FAQs about sexual violence
What is sexual violence?
Sexual violence is an umbrella term encompassing a wide range of acts including but not limited to rape, sexual assault, harassment, stalking, unwanted touching, etc. In other words, sexual violence is any sexual act or experience committed against someone without that person’s freely given consent.
What is consent?
Consent should be freely given, enthusiastic and affirmatively communicated through verbal and/or non-verbal language. Consent cannot be assumed or obtained through coercion, manipulation, force, or while under the influence of any drug(s) including alcohol.
CONSENT AND AGE
- A person under the age of 13, cannot give consent for any sexual activity
- Individuals under the age of 18 cannot give consent to caretakers. Caretakers include individuals that support, help or watch over individuals under the age of 18 like parents, babysitters, and teachers.
- Individuals age 14 or 15, can only give consent to non-caretakers within 4 years of your age.
- Individuals age 16 or older can give consent to any non-caretaker of any age.
- Regardless of age, any sexual act or experience without consent is sexual violence
What is coercion, manipulation or force?
Coercion and manipulation involve persuading, influencing, or controlling someone to do something through the use of threats, dishonesty, or pressure as well as exploitation of someone’s trust or abusing one’s power/authority. For example, someone is:
- Making you feel like you owe them
- Continue to pressure or badger you
- Make you feel afraid or threatened if you say no
Who commits acts of sexual violence?
Anyone can commit sexual violence: all genders, ages, identities, etc. These individuals are called perpetrators and most of the time, they sexually assault someone they know and/or have established trust with.
Who is responsible for sexual violence?
The perpetrator is the only person responsible for committing sexual violence.
Why do perpetrators commit acts of sexual violence?
Committing sexual violence is a choice that perpetrators make. It is not because they “can’t control themselves” or they’re “crazy”. It’s about power and control. Most of the time perpetrators have access to consensual sexual activity and they choose to commit sexually vioence.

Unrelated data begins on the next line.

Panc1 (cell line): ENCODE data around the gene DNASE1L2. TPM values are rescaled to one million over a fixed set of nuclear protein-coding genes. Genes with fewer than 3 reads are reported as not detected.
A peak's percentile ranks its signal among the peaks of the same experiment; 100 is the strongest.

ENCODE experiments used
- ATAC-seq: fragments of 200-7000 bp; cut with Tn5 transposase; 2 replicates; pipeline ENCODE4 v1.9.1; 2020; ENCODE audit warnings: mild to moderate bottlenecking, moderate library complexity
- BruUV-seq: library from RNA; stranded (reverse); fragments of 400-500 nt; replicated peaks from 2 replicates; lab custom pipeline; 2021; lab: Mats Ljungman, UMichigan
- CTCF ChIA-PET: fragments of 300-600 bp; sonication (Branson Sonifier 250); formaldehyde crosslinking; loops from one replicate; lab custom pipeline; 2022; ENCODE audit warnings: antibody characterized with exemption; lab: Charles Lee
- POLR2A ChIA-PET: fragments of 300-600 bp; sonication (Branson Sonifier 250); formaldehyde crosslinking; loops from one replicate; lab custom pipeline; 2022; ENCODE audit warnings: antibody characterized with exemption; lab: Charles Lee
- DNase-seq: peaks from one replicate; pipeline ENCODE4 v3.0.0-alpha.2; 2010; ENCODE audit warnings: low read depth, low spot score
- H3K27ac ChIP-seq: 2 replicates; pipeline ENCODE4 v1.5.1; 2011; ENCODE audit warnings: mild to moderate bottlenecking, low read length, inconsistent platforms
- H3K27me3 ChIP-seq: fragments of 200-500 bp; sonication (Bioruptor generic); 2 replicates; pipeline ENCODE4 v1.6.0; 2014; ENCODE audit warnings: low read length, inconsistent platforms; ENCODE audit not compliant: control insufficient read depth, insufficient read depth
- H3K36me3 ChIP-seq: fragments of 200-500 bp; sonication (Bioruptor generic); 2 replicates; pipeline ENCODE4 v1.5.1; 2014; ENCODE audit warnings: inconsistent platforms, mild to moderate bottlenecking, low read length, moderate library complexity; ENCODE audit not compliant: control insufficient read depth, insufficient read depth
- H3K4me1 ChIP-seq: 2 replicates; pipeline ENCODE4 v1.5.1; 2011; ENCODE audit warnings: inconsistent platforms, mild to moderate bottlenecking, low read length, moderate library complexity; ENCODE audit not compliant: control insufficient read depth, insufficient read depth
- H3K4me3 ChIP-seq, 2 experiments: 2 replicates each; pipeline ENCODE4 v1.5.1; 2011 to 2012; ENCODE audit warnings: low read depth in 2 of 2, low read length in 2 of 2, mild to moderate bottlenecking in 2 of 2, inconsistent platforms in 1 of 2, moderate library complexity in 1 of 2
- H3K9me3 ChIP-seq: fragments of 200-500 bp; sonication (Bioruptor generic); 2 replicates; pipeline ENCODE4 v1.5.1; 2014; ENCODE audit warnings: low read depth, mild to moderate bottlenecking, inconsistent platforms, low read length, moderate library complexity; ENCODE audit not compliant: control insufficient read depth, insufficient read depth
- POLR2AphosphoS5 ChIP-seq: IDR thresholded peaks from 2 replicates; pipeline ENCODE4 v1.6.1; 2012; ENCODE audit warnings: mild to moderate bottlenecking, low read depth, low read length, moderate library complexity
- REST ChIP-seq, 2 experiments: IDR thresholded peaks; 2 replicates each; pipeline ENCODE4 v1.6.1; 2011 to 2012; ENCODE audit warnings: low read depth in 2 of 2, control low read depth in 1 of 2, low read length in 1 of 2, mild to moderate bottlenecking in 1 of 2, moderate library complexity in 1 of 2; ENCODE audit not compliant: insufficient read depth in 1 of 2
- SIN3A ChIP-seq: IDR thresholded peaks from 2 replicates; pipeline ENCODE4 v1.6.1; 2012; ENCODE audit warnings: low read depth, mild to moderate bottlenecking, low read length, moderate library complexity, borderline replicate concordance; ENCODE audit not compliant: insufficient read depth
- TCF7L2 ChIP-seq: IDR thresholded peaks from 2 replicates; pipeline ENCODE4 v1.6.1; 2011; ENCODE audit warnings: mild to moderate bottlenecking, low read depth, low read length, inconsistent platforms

Who experiences sexual violence?
Anyone can be sexually assaulted: individuals of all genders, ages, identities, cultures, etc.
What can I do to help end sexual violence?
There are many things you can do ranging from volunteer work to bystander intervention. Click here to learn more about what you can do and how to join us in ending sexual violence.
How common is sexual violence?
Click here for statistics.
Can survivors protect themselves?
Survivors cannot prevent sexual violence. The only person(s) able to prevent sexual assault is the perpetrator. Thus, it is important to believe survivors which helps create a culture where sexual violence is not tolerated and reports of sexual violence are taken seriously.
Should I buy pepper spray?
Using pepper spray, learning self-defense, and strategies of that nature are called risk-reduction techniques. They do not prevent someone from carrying out an act of sexual violence but may reduce someone’s risk.
Most assaults are committed by someone the survivor knows, making them unlikely to be ready to use pepper spray or self-defense strategies.
Where & when does sexual violence happen?
Most commonly, perpetrators sexually assault someone in a private residence like a home, loved one’s home, dorm, etc. Perpetrators sexually assault at all times of the day.
What are my options if I've been sexually assaulted?
Know that what happened to you was not your fault and you have several options including legal, medical, counseling/therapy, support group and other healing options. If you are a student (K-12 or college/university), you may have additional options through your school.
What if someone I know tells me they were assaulted?
Believe and support them. Your support can make a large difference in their healing. Learn more about how to respond to a disclosure about sexual violence here.